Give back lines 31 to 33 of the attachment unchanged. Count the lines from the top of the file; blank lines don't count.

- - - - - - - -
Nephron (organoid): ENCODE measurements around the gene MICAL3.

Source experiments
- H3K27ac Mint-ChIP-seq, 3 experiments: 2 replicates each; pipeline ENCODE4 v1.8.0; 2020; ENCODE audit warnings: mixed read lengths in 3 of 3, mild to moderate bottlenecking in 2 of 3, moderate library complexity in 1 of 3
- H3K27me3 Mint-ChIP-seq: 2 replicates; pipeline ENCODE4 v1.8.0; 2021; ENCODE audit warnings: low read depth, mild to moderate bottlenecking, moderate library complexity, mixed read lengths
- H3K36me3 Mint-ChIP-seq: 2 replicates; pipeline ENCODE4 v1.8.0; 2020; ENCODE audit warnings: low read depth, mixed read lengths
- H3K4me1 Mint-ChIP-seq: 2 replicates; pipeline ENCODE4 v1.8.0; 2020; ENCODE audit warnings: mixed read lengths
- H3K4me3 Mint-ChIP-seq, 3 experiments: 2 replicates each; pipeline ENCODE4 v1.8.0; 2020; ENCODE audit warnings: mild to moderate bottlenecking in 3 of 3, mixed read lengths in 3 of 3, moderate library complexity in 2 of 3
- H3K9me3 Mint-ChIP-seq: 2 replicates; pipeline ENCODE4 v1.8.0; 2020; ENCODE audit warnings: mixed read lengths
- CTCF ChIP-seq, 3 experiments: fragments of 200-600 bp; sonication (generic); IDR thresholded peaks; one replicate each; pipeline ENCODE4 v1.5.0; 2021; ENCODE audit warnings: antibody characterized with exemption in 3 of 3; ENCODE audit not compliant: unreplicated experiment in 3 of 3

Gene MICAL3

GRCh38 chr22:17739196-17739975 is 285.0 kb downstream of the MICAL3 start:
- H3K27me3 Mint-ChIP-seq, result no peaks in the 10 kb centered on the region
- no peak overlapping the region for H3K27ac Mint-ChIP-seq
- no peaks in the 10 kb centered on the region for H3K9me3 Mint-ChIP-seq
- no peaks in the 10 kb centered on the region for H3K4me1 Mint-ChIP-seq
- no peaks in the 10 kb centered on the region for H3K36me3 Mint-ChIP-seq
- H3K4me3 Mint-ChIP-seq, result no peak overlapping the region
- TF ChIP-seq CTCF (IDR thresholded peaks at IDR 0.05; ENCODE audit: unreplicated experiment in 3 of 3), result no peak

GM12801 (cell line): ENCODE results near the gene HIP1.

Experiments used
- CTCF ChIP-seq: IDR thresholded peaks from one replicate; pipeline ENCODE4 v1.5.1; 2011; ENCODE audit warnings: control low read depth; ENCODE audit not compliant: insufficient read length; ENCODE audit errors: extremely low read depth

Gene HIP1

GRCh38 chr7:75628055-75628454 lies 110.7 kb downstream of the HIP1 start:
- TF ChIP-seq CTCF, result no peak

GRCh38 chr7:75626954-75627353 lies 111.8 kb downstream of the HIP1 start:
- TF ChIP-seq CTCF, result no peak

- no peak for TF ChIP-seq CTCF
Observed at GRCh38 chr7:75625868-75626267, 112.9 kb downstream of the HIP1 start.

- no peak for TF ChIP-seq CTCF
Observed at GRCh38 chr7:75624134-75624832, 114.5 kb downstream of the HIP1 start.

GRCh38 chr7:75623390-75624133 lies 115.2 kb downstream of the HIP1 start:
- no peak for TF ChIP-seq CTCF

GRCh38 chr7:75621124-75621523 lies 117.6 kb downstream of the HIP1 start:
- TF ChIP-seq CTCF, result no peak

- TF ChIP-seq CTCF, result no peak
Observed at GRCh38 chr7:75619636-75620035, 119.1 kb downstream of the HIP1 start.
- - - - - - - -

GRCh38 chr7:75623390-75624133 lies 115.2 kb downstream of the HIP1 start:
- no peak for TF ChIP-seq CTCF

GRCh38 chr7:75621124-75621523 lies 117.6 kb downstream of the HIP1 start: